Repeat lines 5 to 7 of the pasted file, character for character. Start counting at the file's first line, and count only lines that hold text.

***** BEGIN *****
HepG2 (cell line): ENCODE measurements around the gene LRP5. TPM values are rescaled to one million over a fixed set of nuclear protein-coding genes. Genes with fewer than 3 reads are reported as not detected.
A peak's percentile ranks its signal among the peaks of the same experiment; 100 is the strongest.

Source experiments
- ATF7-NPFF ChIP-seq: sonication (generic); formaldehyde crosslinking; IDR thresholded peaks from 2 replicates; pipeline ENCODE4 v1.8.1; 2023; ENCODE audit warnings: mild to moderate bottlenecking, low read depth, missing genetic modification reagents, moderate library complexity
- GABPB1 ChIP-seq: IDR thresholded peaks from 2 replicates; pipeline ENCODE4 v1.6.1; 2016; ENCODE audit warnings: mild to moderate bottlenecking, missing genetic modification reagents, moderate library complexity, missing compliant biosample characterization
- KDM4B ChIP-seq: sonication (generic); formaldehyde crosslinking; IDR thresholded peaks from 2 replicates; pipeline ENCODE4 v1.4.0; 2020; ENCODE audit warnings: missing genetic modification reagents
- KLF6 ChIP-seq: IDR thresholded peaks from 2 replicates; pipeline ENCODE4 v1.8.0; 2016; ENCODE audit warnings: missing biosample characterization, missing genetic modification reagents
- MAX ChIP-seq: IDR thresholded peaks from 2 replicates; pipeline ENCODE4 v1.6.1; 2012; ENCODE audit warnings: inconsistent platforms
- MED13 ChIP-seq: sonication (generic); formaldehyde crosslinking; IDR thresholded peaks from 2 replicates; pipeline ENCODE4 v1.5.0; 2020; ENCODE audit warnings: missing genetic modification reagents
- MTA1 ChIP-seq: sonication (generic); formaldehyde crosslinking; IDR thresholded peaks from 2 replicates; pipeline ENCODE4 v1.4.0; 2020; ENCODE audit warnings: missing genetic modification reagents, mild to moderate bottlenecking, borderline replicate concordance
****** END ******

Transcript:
- GABPB1 ChIP-seq: IDR thresholded peaks from 2 replicates; pipeline ENCODE4 v1.6.1; 2016; ENCODE audit warnings: mild to moderate bottlenecking, missing genetic modification reagents, moderate library complexity, missing compliant biosample characterization
- KDM4B ChIP-seq: sonication (generic); formaldehyde crosslinking; IDR thresholded peaks from 2 replicates; pipeline ENCODE4 v1.4.0; 2020; ENCODE audit warnings: missing genetic modification reagents
- KLF6 ChIP-seq: IDR thresholded peaks from 2 replicates; pipeline ENCODE4 v1.8.0; 2016; ENCODE audit warnings: missing biosample characterization, missing genetic modification reagents